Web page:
They are also typically relaxed around others, and this could invite others to take advantage of them if they’re not careful.


6. ISFP (Introvert, Sensing, Feeling, Perceiving)

ISFPs are naturally helpful, and this is a great strength. They are always checking up on others to make sure they are doing well.

However, their sensitivity to conflict could cause problems for them, especially in high-pressure situations.


7. INFP (Introvert, Intuitive, Feeling, Perceiving)

INFPs have a genuine love for life, despite all the curveballs, it may throw at them. They can easily adapt to the problems that arise in their lives without getting upset or overwhelmed.

If INFPs feel like they made a mistake in a certain situation, they have a hard time forgiving themselves. Their perceived mistakes can really mess with their mood.


8. INTP (Introvert, Intuitive, Thinking, Perceiving)

The minds of INTPs are incredibly logical, and this can come in handy in a variety of situations. If you need help with a math problem or riddle, consulting INTP would be wise.

INTPs run into trouble when it comes to analyzing emotions. Their “emotional toolkit” may be lacking, and this could cause problems when INTPs are trying to form emotional connections with others.


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9. ESTP (Extrovert, Sensing, Thinking, Perceiving)

ESTPs have boundless energy, and they often focus this energy toward solving problems.

Sometimes, their need for constant action gets the best of them, particularly when they engage in risky behaviors. In these situations, ESTPs may be too preoccupied with seeking a thrill to consider the consequences of their actions.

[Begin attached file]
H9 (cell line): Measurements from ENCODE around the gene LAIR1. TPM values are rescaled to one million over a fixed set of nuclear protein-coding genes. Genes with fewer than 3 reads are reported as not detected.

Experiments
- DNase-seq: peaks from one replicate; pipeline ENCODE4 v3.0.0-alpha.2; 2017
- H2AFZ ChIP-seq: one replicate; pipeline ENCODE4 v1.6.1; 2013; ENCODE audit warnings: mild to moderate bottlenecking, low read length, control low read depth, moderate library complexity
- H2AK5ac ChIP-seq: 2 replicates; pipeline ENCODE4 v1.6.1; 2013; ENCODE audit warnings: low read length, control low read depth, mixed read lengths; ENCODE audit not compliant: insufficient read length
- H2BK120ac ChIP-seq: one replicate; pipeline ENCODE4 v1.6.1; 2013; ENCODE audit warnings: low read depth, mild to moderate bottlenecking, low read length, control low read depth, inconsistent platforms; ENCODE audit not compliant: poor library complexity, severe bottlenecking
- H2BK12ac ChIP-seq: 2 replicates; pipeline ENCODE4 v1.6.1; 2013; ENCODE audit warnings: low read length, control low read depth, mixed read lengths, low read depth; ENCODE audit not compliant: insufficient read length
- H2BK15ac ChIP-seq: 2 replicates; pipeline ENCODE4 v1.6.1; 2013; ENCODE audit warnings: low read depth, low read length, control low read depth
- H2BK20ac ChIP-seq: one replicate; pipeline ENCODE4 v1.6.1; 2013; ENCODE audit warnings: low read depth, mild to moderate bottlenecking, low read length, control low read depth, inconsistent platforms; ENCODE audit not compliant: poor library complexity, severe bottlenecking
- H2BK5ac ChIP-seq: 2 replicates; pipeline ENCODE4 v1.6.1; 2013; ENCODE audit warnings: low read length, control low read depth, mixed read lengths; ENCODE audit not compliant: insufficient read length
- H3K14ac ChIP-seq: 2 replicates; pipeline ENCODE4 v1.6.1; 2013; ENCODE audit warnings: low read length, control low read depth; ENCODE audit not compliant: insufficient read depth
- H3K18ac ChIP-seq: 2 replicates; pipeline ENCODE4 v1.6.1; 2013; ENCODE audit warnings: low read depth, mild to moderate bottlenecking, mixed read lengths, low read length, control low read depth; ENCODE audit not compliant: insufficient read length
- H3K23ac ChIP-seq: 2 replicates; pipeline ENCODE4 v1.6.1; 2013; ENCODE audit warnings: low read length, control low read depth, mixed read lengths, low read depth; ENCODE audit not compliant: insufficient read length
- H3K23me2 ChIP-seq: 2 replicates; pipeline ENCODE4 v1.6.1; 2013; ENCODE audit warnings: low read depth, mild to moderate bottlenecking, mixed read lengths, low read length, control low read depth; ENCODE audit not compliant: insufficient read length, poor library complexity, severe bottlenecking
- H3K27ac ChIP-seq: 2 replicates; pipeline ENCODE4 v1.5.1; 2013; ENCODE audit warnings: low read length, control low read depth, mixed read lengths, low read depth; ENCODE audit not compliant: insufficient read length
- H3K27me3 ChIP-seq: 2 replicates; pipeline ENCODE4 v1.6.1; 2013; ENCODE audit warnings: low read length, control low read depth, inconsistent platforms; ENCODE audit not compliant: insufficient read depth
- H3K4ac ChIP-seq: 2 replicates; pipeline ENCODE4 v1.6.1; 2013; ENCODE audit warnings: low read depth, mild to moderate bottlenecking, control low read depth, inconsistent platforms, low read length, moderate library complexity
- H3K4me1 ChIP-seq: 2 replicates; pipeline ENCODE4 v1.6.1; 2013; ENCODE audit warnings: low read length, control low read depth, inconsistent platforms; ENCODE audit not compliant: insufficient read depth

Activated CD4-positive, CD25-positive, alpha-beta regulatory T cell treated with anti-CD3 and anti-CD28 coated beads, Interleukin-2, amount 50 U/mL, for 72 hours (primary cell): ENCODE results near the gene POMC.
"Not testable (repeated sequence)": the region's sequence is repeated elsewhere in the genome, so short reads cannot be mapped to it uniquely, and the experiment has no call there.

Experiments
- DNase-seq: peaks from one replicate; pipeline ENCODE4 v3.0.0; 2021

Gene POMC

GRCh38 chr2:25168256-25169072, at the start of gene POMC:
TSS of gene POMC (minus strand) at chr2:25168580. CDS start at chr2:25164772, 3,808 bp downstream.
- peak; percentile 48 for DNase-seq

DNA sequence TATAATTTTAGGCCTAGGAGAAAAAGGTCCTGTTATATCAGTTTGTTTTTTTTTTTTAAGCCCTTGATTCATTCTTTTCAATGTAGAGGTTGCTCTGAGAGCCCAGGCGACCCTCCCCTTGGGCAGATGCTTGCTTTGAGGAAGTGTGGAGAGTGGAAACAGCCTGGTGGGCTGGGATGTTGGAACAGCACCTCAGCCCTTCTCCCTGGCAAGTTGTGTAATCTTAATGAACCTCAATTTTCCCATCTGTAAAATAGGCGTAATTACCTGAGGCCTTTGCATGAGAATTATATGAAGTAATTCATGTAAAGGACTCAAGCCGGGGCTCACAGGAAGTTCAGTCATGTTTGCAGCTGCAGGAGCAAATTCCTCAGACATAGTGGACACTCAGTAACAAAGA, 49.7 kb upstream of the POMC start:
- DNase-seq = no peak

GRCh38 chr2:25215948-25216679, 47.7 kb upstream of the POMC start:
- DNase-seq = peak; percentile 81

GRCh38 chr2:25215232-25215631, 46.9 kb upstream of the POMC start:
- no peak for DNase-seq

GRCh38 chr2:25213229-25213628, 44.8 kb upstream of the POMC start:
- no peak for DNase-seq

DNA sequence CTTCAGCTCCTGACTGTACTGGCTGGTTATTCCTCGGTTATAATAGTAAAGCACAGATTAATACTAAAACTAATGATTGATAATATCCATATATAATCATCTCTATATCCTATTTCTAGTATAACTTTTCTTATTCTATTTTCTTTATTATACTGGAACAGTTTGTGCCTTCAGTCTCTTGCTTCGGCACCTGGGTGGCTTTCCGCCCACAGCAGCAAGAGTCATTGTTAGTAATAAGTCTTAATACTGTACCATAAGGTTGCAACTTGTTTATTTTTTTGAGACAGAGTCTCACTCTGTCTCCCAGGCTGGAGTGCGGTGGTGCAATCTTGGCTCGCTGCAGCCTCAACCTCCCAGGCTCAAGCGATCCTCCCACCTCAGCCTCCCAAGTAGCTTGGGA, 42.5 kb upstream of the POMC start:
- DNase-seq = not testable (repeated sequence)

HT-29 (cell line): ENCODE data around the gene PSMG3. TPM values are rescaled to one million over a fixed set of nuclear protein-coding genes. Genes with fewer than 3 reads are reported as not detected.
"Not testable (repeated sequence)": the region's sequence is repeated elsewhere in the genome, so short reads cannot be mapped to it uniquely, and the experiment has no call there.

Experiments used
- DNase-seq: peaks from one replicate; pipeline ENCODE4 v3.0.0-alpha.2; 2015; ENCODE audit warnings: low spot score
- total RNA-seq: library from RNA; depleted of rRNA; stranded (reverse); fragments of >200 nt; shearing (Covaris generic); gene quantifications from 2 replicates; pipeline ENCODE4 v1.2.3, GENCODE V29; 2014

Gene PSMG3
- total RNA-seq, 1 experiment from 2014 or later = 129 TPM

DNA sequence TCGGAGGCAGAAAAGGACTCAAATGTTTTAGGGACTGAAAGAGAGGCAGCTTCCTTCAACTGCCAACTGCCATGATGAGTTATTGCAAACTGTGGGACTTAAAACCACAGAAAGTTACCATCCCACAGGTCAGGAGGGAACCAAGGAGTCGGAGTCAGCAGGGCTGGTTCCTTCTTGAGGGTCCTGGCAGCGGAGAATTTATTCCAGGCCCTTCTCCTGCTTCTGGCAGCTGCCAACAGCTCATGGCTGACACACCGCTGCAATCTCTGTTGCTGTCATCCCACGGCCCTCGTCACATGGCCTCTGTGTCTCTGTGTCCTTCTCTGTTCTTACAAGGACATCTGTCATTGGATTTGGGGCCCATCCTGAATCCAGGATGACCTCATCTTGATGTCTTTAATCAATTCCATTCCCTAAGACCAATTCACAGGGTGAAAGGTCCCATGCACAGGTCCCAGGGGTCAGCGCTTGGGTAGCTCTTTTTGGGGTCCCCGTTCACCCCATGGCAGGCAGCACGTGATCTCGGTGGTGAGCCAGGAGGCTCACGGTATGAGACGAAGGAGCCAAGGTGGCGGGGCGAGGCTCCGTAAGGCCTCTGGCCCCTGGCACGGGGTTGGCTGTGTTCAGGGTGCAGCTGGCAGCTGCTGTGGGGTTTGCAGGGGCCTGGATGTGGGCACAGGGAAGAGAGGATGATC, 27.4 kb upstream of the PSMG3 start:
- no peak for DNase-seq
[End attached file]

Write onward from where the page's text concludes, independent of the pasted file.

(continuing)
10. ESFP (Extrovert, Sensing, Feeling, Perceiving)

ESFPs interpersonal skills are a great strength for them. They have the ability to understand emotions very well and are skilled in collaborating with others.

For ESFPs, these skills are often accompanied with a desire for attention. If this gets out of hand, they can drive themselves crazy trying to gain the attention and approval of others.


11. ENFP (Extrovert, Intuitive, Feeling, Perceiving)

ENFPs take a genuine interest in people. They usually have no trouble finding ways to connect with and relate to others.

In contrast, they have trouble taking direction from sources of authority. If they don’t keep this in check, it could cause serious problems, especially with work supervisors. 


12. ENTP (Extrovert, Intuitive, Thinking, Perceiving)

ENTPs love a great challenge, especially when it puts their intelligence to the test. They’re likely to enjoy activities such as debates and trivia games.

A weakness of ENTPs is their tendency to become bored with routines. In extreme cases, this could make it difficult for them to keep a steady job or carry out repetitive everyday tasks.


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13. ESTJ (Extrovert, Sensing, Thinking, Judging)

If you need something to be done efficiently, ESTJs are the ones you should call on to facilitate this. They can organize large groups of people and break down complex tasks into manageable steps.

Just because ESTJs know how to manage effectively doesn’t mean they don’t get carried away sometimes. If the pressure to accomplish the task gets to them, they could become forceful and pushy, potentially creating conflicts with the people they are trying to manage.


14. ESFJ (Extrovert, Sensing, Feeling, Judging)

ESFJs have a great desire to help others. They thrive when placed in leadership roles and try their best to act as role models.

After helping others, ESFJs desire appreciation for their good deeds. They may become upset if their helpfulness goes unnoticed.


15. ENFJ (Extrovert, Intuitive, Feeling, Judging)

ENFJs are very skilled in connecting with others. Their intuition guides them when it comes to assessing others’ feelings and desires.

On the other hand, they can be very outspoken, and this could lead to trouble if their statements end up getting under the skin of others.


16. ENTJ (Extrovert, Intuitive, Thinking, Judging)

ENTJ thrives when they are leading the pack. They can weigh potential courses of action and make decisions rather easily.

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However, they are also perfectionists, and this could get in the way of their abilities to effectively lead others.